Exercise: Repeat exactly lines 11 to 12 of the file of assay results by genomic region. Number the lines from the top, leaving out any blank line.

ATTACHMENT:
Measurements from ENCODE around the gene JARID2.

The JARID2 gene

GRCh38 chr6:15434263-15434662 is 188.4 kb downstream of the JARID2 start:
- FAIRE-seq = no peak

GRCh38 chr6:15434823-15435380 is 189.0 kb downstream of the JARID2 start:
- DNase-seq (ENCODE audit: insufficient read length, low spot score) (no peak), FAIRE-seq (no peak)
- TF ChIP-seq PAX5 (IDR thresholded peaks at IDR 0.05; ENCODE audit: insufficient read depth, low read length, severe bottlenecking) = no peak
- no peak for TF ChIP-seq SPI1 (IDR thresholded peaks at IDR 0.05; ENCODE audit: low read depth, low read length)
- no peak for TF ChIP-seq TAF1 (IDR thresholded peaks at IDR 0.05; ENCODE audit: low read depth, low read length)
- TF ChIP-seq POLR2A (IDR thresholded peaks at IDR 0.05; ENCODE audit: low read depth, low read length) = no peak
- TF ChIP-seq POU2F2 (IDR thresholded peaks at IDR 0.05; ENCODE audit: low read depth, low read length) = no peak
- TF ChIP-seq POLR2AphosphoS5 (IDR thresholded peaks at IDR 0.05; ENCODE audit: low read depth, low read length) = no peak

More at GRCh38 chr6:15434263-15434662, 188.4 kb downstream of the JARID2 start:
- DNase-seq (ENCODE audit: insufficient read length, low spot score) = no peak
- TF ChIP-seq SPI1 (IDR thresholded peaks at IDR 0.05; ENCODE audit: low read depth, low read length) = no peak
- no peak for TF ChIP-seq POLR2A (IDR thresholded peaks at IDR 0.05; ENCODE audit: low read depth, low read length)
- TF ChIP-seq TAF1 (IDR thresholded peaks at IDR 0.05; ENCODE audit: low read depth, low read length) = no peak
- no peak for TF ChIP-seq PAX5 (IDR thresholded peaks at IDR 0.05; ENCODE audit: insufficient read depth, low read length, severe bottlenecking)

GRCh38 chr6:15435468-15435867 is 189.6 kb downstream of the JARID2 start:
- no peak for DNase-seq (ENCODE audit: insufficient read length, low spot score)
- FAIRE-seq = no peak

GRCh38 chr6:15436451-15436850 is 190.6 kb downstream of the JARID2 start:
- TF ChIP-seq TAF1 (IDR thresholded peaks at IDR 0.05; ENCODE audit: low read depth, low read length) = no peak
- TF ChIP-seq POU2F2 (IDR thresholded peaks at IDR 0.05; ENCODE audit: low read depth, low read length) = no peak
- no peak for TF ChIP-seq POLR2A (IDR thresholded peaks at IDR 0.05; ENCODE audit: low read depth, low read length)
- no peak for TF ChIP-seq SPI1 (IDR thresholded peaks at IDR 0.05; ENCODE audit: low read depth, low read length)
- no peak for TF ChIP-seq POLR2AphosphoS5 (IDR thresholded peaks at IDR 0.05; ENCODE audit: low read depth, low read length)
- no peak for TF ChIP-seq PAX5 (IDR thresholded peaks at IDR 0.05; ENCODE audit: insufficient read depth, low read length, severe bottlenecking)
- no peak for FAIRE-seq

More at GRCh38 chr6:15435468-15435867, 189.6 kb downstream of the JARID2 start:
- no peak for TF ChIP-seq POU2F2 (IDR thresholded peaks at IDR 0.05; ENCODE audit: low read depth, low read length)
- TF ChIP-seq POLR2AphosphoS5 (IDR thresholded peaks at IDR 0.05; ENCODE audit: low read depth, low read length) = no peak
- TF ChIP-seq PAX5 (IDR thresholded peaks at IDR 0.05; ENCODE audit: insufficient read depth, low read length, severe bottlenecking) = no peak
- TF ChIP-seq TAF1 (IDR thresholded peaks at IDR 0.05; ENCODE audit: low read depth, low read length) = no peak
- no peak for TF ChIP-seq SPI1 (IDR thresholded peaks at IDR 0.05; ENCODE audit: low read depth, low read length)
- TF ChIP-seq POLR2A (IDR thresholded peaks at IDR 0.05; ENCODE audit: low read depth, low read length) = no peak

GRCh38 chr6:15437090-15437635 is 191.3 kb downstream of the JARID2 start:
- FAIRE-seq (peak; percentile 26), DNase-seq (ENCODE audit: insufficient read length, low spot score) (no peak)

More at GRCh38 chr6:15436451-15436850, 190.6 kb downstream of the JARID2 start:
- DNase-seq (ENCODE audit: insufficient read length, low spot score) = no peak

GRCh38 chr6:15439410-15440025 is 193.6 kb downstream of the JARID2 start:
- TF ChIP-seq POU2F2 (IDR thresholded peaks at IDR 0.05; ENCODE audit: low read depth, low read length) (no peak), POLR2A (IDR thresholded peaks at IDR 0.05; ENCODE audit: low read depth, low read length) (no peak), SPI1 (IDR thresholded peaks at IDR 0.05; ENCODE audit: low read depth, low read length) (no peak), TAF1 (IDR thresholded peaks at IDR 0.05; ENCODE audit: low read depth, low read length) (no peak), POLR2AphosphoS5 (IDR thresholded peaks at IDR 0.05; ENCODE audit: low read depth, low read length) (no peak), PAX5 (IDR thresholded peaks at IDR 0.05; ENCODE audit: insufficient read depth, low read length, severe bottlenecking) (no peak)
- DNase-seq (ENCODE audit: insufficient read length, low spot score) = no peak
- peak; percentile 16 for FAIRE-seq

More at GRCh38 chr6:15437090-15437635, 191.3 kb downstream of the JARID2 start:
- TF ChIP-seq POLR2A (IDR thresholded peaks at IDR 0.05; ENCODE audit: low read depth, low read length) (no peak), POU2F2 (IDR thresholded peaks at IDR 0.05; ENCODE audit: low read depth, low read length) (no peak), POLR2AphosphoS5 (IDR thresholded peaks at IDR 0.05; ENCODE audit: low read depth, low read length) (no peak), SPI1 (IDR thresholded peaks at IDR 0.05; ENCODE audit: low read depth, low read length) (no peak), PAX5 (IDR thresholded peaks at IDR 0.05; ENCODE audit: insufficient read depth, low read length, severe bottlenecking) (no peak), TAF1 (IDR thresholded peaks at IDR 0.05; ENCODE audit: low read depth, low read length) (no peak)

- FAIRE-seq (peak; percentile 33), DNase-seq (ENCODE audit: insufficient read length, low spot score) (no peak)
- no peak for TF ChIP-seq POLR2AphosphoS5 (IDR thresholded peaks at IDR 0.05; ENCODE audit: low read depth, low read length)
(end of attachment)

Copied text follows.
- TF ChIP-seq POU2F2 (IDR thresholded peaks at IDR 0.05; ENCODE audit: low read depth, low read length) = no peak
- TF ChIP-seq POLR2AphosphoS5 (IDR thresholded peaks at IDR 0.05; ENCODE audit: low read depth, low read length) = no peak